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Old 06-02-2013, 04:18 PM   #15
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washout concrete? how does that work?
Trucks return to plant with unused concrete and dump it in a pile. Pile is sold by truckload pretty cheap. Usually dried and crumbly by the time delivered to your project. Spread, pack and water. There is always a little life left in cement and in fact you can add some. Makes for great driveways and parking pads.
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Old 06-02-2013, 04:40 PM   #16
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The problem with a parking pad, as compared to a driveway is that the only thing that needs more than virgin soil is the 4 (6?) points of contact where there tires sit. Beyond that even the wheel tracks are only an issue in wet weather and / or poor soil conditions.

The down 'n' dirty solution is to determine wear you want to park, then more particularly, where the tires will be. Make your 3" pad to park on, but make a 3' or 4' square area centered on each tire where the pad is either double thickness or reinforced poured concrete slabs.

If you do double thickness gravel and it settles, all you have to do is top it up each year. Between the extra compression and the increased thickness it stops settling after just a few years.
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Old 06-02-2013, 05:06 PM   #17
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33x9x.25 is 74.25 cubic feet or 2.75 cubic yards. Most dump trucks can haul 6 to 10 yards depending on size. You would be paying a premium for fuel and driver if you didn't fill the truck. Double thickness or 6 inches would be about 6 yards. Plus you may need more for the approach to the pad. If your soil is a hard soil like clay you probably won't need to compact crusher run, spreading with equipment and rain tends to make it pretty solid.
I would go with 6 inches as that would be in the 300 dollar range( at least in my area)
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Old 06-02-2013, 07:18 PM   #18
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I made a pad for my DSDP from crusher run. When I got it pretty level, the back was about 8 inches the front about 4. At the end of three years, the area where the back tires sat had dropped about 3 inches. I filled them back in and it has worked great. Am actually planning on widening the pad to make room for my trailers.
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Old 06-03-2013, 02:04 PM   #19
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Appreciate all the advice and suggestions. I'm going to abandon this project altogether. This pad would sit in my back yard (actually on the side of the house), just behind my fence. While the pad would be nice I still have to drive over my side lawn to get there. Unfortunately the water table is so high around here that an hour of rain can give us really soft soil. A full day of rain creates a lake on that side of the yard. It takes days to dry out and I don't want to plan for a trip only to be screwed up by some random rain storm and have my MH stuck on the pad for days because the side yard is a swamp. You know the saying, "If you build it, he will come". In this case "he" is Murphy! As I said, appreciate the advise and help. Hope I didn't waste anyone's time.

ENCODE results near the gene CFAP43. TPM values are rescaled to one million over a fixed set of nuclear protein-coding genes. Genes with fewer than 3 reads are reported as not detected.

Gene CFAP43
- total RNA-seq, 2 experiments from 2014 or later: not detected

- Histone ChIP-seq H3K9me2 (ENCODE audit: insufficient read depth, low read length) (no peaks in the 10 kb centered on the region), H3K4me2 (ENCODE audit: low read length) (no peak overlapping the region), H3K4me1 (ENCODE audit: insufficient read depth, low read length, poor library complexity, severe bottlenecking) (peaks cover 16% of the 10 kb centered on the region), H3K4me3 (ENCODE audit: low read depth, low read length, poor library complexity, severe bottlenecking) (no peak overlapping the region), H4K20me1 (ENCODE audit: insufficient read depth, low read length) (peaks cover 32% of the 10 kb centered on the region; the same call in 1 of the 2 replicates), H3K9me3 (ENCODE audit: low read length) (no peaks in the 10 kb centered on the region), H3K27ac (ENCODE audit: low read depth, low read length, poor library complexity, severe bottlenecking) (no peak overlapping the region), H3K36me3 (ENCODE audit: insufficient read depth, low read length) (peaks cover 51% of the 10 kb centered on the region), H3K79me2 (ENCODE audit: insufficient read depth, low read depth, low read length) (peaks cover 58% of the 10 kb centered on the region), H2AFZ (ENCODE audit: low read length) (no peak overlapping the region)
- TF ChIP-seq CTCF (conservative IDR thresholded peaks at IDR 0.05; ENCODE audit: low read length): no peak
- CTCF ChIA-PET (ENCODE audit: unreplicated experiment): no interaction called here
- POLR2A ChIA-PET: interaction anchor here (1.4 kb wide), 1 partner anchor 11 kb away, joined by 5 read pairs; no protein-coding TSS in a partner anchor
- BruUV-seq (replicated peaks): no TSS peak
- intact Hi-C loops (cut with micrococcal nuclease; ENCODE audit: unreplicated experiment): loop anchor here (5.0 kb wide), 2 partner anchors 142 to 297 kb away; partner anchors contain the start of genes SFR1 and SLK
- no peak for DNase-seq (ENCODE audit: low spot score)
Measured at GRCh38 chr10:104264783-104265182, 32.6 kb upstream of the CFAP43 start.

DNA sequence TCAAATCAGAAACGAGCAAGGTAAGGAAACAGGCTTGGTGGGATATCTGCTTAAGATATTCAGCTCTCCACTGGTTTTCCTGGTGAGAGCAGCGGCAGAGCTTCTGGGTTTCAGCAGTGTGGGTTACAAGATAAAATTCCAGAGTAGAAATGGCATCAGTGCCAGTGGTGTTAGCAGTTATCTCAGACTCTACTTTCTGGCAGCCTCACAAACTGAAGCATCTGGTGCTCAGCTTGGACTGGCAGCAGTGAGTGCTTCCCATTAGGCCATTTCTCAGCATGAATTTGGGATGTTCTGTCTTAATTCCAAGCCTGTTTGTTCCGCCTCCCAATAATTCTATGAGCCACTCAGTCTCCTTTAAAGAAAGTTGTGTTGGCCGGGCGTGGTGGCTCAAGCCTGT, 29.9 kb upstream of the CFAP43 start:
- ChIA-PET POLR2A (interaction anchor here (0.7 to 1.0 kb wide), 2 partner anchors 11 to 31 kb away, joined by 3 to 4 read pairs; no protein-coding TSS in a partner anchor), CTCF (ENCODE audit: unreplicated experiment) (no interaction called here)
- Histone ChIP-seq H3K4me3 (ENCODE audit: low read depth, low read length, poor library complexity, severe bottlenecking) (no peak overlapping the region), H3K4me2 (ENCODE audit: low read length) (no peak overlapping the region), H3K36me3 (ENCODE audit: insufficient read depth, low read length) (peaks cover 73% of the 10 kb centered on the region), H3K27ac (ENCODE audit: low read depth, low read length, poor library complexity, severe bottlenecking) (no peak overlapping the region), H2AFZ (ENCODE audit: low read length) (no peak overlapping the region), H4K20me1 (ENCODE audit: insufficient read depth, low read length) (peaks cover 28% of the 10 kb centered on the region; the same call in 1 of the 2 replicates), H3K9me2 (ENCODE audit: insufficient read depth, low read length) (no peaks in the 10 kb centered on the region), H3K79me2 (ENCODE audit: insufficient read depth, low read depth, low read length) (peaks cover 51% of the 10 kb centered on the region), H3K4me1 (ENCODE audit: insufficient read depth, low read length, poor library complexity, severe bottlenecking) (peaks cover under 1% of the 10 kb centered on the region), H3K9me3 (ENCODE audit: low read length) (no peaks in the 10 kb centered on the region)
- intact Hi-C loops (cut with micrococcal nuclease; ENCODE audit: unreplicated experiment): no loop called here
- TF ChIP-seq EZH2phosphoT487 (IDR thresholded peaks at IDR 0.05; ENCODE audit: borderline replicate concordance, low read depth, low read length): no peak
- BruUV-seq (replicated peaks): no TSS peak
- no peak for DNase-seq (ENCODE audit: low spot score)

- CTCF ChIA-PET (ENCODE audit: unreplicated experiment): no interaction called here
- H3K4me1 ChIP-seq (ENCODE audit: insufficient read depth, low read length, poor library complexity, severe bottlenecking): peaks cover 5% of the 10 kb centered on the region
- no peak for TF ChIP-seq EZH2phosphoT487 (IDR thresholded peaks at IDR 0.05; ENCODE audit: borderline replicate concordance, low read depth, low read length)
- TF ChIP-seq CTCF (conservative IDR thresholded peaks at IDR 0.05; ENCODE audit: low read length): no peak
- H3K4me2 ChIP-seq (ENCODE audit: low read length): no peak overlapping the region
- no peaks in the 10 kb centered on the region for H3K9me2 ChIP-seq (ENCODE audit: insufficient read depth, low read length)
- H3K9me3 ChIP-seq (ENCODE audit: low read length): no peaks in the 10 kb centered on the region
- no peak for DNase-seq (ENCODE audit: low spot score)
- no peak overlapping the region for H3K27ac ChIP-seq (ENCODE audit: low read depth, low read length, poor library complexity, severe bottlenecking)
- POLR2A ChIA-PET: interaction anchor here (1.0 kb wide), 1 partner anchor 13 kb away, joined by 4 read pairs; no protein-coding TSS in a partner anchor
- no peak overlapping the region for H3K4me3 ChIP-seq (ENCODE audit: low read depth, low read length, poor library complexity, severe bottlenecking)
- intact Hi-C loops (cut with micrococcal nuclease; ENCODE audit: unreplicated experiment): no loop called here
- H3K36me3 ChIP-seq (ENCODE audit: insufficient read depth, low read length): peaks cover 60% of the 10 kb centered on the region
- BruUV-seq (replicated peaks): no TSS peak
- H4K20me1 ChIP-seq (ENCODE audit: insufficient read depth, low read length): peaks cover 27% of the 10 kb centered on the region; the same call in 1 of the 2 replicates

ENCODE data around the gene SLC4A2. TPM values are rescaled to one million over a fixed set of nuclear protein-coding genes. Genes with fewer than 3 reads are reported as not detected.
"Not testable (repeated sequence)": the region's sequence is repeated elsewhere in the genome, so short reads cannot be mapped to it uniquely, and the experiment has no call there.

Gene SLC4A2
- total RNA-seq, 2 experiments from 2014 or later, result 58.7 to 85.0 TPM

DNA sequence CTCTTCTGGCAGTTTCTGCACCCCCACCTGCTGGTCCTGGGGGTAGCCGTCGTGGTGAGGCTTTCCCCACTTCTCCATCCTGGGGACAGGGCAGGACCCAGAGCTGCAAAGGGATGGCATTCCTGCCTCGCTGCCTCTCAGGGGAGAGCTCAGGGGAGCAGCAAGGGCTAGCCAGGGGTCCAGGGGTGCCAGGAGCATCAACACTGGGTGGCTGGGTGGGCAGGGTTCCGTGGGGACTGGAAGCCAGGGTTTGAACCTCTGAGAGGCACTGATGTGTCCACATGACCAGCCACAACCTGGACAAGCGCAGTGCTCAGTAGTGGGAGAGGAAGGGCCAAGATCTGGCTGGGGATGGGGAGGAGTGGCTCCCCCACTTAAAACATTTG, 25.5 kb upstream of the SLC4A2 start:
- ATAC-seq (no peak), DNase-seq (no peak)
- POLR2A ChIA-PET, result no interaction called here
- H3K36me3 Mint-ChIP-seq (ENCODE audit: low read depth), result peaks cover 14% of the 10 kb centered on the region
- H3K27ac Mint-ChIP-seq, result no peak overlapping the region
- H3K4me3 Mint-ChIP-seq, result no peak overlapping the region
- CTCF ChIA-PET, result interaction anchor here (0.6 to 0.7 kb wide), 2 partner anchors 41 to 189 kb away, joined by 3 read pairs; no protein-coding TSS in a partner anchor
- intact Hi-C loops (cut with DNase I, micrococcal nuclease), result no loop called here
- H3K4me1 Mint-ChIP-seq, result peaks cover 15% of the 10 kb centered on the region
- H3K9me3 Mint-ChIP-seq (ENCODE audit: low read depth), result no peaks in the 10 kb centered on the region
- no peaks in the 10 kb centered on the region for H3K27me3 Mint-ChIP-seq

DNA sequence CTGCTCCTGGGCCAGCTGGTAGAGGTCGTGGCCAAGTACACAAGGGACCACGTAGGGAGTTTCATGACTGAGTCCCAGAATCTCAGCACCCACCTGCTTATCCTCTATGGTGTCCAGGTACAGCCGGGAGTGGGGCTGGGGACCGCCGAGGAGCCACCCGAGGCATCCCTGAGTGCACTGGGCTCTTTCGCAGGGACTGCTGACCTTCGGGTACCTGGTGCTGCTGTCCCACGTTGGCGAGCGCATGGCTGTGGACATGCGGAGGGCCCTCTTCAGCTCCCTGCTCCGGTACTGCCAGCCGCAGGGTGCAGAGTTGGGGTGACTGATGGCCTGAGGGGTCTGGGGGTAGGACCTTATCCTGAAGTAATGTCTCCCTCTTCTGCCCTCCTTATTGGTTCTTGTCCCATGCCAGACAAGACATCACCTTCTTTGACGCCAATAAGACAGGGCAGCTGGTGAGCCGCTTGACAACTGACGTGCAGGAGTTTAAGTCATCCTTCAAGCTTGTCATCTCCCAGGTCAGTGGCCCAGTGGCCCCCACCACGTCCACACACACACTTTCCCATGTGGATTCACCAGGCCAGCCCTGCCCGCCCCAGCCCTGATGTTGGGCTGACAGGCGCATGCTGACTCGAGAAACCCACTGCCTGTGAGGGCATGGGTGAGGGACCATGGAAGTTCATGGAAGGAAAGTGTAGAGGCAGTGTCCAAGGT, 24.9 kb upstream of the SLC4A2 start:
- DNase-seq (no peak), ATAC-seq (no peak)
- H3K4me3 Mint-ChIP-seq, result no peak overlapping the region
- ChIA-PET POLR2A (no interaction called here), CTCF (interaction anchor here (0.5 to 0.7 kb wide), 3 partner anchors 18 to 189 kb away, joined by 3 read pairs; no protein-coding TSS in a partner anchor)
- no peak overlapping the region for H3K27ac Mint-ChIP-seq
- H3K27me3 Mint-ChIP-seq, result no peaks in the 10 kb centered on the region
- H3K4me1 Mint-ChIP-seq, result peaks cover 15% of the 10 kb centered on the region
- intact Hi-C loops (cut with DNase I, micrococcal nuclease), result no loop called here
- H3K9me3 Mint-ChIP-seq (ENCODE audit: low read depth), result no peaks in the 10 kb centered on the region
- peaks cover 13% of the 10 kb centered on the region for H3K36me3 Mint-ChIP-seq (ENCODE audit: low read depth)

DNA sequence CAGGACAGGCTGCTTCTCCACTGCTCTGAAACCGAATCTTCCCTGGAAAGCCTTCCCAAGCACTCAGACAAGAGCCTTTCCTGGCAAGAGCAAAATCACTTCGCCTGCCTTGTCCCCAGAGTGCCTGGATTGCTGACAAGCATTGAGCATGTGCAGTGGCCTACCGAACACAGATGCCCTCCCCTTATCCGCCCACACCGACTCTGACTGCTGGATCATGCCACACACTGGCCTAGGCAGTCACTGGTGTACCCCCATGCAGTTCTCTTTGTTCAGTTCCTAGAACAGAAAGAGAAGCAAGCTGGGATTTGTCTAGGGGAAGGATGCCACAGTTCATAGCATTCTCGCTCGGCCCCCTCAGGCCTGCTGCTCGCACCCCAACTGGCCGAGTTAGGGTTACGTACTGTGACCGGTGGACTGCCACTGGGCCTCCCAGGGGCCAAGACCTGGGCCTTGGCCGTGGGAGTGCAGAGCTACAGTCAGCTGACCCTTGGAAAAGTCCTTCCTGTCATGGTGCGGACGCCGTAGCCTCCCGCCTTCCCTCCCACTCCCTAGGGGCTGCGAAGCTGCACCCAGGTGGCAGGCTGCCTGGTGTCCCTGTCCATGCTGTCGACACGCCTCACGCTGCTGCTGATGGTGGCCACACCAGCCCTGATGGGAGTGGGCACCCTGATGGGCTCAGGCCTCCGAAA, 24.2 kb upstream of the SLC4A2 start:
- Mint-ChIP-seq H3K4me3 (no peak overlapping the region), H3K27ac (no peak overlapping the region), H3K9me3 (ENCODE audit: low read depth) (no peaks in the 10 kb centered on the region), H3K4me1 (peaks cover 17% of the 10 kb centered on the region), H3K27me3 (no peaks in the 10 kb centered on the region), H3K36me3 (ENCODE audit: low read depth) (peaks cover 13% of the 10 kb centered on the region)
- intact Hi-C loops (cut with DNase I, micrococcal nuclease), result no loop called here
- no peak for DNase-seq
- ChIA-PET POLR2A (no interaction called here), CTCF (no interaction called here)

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Old 06-03-2013, 02:16 PM   #20
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You didn't waste anyone's time. Good discussion.

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Originally Posted by Elexwiz View Post
Appreciate all the advice and suggestions. I'm going to abandon this project altogether. This pad would sit in my back yard (actually on the side of the house), just behind my fence. While the pad would be nice I still have to drive over my side lawn to get there. Unfortunately the water table is so high around here that an hour of rain can give us really soft soil. A full day of rain creates a lake on that side of the yard. It takes days to dry out and I don't want to plan for a trip only to be screwed up by some random rain storm and have my MH stuck on the pad for days because the side yard is a swamp. You know the saying, "If you build it, he will come". In this case "he" is Murphy! As I said, appreciate the advise and help. Hope I didn't waste anyone's time.
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Old 05-07-2014, 07:10 AM   #21
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Interesting. I'm in the NE so get winter. Town passed a pad ordinance requiring 6 inches of stone or concrete. Stone fits the budget better. What I wonder about is adding drainage. Soil is not heavy clay or sand and location is a terraced hill side. It looks like adding some perforated pipe wrapped in landscape cloth under the crushed stone would help keep the pad dry or am over thinking the problems.
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Old 05-07-2014, 09:29 AM   #22
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Interesting. I'm in the NE so get winter. Town passed a pad ordinance requiring 6 inches of stone or concrete. Stone fits the budget better. What I wonder about is adding drainage. Soil is not heavy clay or sand and location is a terraced hill side. It looks like adding some perforated pipe wrapped in landscape cloth under the crushed stone would help keep the pad dry or am over thinking the problems.
If the surrounding is a 'terraced hill side, and 'not heavy clay,' I think nature will do the draining. You'd just create a new issue with the outflow of the drain.
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